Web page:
Show Review: Bettye LaVette at Yoshi’s Oakland, 7/21/2011

by Jason LeRoy on July 23, 2011

Bettye LaVette performing earlier this month. Photo by Nancy Rae Gilliland.

Bettye LaVette, the 65-year-old soul phenom who toiled in relative obscurity for over 40 years before exploding onto the buzz meters with her 2005 collection of female singer/songwriter covers, I’ve Got My Own Hell to Raise, played to a overflowing, standing-room-only crowd at Yoshi’s in Oakland on Thursday evening. LaVette has a special attachment to the Bay Area, as her self-proclaimed “return from the crypt” was largely triggered when she was signed to the SF-based Rosebud Agency. And that gratitude was lovingly incorporated into her stunning 90-minute set of one explosive show-stopper after another.

This was my first time seeing LaVette in concert, and I thought I knew what to expect: a dark, dramatically torchy affair, with Ms. LaVette clutching a mic stand while pummeling one excruciatingly heartbreaking soul elegy after another. So, imagine my surprise when LaVette’s band cued up her strutting rendition of The Beatles’ “The Word” (from her most recent album, Interpretations: The British Rock Songbook) and she literally danced onto the stage, looking absolutely sensational in a sexy red jumpsuit, mic in hand, stand nowhere in sight.

Maybe I’ve just watched her Kennedy Center Honors performance of “Love Reign O’er Me” too many times, but this was a surprise to me. And a welcome surprise! It was delightful watching her work that stage, vivaciously parading back and forth, shooting sassy looks and emphatic gestures at those lucky enough to be seated directly in front of her. Despite being a recent “overnight success” (a sarcastic phrase she repeatedly used when talking about her professional journey), she has the consummate-performer ethic of the generation that spawned her.

LaVette pulled her song selections primarily from the albums she’s released since A Woman Like Me (2003), which she credits as the album which first sparked her journey “out of the crypt.” From that album, she pulled the scorned-woman anthem “Serves Him Right,” as well as the lament “Close As I’ll Get To Heaven,” which she identified as the song to which she relates the most. From I’ve Got My Own Hell to Raise, she performed her revelatory covers of Fiona Apple’s “Sleep to Dream,” Lucinda Williams’ “Joy,” and her breathtaking a capella rendition of Sinead O’Connor’s “I Do Not Want What I Haven’t Got,” which was the final song of the evening. Sadly, she did not include her astonishing take on “How Am I Different” by Aimee Mann.

The Grammy-nominated The Scene of the Crime (2007) was represented by one of the evening’s most powerful moments, LaVette’s ravaged and wrenching rendition of the George Jones classic “Choices.” I almost lost it during that one. And just when I thought I couldn’t be any weepier, LaVette sat down on the stage and mourned her way through Steve Winwood’s “No Time to Live.” It was that really intense kind of sad where you can’t even cry, you just stare numbly out of shell-shocked eyes. LaVette’s impossibly powerful, astoundingly anguished voice is matched by her physicality; her body seems to absorb and reflect every last ounce of emotional impact she channels. Her face frequently contorts into a mask of utter pain and sorrow, and it’s not uncommon to see her discreetly dab her eyes with a towel while sipping water between songs. One can’t help but be reminded of Frank Sinatra’s legendary observation about Judy Garland: “Everytime she sings, she dies a little, that’s how much she gives.”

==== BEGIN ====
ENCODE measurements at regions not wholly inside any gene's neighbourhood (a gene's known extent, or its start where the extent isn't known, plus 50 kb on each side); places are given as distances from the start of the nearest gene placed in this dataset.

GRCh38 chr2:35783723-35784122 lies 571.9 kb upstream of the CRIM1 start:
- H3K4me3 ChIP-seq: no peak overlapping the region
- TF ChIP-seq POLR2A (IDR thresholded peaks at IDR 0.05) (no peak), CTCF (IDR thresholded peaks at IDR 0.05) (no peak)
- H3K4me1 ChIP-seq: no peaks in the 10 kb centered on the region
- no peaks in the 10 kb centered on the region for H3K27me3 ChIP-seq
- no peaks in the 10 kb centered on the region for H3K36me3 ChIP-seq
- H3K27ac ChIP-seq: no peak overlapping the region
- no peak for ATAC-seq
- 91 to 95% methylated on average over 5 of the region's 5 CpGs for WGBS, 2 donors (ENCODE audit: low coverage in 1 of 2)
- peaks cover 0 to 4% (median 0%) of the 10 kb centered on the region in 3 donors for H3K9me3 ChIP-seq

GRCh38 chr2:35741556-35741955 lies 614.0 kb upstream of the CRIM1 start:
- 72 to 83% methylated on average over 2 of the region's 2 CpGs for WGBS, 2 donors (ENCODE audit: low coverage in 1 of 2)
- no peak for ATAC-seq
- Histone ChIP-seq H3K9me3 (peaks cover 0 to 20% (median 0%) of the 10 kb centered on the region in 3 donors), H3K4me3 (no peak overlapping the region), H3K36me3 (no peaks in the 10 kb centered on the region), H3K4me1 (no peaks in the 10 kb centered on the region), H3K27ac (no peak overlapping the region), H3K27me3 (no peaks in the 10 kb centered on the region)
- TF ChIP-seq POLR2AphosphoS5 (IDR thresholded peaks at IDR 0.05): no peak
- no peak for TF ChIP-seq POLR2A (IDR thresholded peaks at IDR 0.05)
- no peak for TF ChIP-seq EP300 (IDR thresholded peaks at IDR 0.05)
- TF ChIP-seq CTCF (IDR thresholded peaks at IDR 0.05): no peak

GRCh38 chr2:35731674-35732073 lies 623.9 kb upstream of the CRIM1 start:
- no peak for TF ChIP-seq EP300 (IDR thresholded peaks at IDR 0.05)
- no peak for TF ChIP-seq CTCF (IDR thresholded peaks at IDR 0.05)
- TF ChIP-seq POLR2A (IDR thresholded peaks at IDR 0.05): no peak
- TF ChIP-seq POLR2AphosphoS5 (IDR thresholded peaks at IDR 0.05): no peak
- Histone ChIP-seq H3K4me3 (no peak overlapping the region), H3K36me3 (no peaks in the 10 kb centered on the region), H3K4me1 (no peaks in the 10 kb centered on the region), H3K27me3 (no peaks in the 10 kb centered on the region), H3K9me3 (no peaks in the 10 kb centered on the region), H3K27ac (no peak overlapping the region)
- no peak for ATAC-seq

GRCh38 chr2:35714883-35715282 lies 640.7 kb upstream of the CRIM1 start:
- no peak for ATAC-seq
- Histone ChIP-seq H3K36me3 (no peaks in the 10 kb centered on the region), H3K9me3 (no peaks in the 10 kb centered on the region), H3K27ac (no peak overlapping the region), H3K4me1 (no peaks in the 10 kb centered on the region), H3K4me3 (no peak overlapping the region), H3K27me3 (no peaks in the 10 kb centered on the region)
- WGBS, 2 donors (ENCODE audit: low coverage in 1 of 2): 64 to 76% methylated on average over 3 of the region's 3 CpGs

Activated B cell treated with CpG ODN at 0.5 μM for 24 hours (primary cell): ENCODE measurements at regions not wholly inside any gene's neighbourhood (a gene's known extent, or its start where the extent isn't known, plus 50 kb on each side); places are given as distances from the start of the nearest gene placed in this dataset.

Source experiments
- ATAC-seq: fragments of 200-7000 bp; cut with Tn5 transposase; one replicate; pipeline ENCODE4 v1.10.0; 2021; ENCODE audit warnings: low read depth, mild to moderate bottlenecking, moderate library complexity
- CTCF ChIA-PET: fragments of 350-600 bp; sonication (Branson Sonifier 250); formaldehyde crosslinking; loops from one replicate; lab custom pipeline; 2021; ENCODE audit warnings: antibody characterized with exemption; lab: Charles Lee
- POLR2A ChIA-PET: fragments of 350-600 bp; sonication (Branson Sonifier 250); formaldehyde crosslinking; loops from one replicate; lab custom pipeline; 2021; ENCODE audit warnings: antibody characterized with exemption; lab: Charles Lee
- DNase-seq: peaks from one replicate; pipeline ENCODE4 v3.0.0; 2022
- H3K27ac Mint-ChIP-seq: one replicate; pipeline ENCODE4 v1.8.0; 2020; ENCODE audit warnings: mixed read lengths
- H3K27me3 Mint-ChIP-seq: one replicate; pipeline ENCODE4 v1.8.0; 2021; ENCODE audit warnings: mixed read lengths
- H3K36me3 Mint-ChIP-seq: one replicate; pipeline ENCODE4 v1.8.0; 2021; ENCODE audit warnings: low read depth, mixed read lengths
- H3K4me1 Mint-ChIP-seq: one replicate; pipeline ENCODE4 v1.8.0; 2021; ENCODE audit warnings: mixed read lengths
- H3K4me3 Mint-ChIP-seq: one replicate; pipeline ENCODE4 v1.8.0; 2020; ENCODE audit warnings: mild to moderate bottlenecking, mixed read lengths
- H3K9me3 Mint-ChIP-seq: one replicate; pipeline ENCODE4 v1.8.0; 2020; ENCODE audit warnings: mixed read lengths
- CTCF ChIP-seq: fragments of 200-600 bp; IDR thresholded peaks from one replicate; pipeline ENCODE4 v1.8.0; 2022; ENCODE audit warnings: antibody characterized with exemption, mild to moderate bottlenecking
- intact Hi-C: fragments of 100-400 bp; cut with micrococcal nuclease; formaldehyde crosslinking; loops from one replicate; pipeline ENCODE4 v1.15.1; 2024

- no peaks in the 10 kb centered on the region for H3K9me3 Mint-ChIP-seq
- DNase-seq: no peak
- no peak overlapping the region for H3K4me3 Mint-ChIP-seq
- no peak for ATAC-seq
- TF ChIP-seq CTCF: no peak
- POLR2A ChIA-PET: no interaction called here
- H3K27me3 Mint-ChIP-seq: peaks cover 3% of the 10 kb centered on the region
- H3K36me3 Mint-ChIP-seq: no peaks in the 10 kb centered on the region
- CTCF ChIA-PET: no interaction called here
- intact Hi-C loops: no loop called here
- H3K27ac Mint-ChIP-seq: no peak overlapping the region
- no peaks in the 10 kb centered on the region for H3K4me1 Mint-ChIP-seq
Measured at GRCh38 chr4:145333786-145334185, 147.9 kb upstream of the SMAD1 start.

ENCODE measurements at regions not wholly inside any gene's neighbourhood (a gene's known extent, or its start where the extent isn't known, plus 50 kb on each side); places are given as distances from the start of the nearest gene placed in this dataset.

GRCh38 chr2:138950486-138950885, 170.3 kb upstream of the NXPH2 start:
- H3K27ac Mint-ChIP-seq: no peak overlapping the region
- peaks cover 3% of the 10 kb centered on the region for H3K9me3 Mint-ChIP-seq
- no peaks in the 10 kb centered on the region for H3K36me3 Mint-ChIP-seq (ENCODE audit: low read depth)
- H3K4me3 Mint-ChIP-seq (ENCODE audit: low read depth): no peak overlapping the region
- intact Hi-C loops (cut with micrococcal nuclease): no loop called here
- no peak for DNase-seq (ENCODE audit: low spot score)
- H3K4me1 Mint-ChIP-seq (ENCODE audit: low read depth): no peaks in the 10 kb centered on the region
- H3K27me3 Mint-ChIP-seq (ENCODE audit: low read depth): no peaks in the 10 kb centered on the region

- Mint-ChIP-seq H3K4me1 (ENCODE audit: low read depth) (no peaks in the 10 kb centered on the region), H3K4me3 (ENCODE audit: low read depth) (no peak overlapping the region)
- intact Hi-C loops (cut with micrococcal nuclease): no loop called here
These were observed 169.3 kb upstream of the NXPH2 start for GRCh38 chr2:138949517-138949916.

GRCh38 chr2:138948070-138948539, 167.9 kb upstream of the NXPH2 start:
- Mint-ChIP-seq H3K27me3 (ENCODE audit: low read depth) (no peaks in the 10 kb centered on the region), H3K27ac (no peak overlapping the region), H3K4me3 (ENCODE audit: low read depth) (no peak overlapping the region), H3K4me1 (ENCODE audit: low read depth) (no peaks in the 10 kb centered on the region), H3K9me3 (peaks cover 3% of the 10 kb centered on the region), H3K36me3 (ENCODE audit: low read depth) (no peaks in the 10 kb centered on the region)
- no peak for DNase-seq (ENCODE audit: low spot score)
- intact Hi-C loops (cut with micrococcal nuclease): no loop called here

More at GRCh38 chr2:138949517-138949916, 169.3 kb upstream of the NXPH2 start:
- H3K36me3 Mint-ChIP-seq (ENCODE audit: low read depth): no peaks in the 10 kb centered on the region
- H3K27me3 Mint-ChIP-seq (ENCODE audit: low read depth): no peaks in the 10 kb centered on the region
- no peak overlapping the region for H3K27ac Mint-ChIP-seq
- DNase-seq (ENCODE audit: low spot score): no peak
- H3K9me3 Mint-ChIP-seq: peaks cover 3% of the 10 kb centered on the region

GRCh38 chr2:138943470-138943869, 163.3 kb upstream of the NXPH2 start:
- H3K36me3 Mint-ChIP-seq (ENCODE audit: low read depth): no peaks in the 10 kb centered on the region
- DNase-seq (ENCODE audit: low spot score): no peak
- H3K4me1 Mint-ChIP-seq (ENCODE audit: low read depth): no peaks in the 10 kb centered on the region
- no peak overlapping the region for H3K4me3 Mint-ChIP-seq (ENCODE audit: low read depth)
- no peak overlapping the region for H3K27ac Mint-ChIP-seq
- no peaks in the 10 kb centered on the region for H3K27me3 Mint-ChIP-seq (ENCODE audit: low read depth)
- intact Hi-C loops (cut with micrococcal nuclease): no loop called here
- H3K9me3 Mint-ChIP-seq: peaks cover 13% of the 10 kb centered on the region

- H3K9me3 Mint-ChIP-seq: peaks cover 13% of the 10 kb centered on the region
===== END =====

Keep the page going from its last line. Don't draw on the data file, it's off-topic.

“No Time to Live” is one of the selections LaVette chose from Interpretations: The British Rock Songbook. “We had to rearrange some of the songs, which were written by 20-year-old men in England who were high, to be sung by a 65-year-old woman who is drunk,” she joked. “But some we didn’t have to change at all!” In addition to “The Word” and “No Time to Live,” she also performed her versions of Ringo Starr’s “It Don’t Come Easy” and The Who’s “Love Reign O’er Me.” Beyond the album material, LaVette sang a cover of Neil Young’s “Heart of Gold” that she released as a single in 1972, as well as her incendiary, jaw-dropping 10-minute version of “Damn Your Eyes,” which she explained she’d taken out of the show for a time out of respect to Etta James, but is bringing back as a tribute to the gravely ill R&B legend.

Simply put, Bettye LaVette is one of the greatest soul singers of all time. To quote The New York Times, she “now rivals Aretha Franklin as her generation’s most vital soul singer. She uses every scrape, shout and break in her raspy voice, with a predator’s sense of timing, to seize the drama of a song.” She brought every last bit of that power to her performance at Yoshi’s. Any opportunity to see her in concert should be seized immediately.

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{ 2 comments… read them below or add one }

Mio July 24, 2011 at 1:59 am

Very good set by Ms. Lavette. The George Jones tune was wonderful and appropriate for Ms. Lavette’s story as well. Her rendition of “Heart of Gold” topped it, I thought. She can simultaneously sing the blues and gospel which is the treatment she gave “Heart of Gold”. She gives her all at every performance I’ve seen. Nice recap of her Yoshi’s show. Thank you.


Bob Meline July 25, 2011 at 12:47 pm

i was second row center for the early show this evening. bettye is simply amazing. there is not a single ounce of wasted energy or emotion when she performs–every single fiber of her being goes into her songs. “damn your eyes” was worth the price of admission alone.


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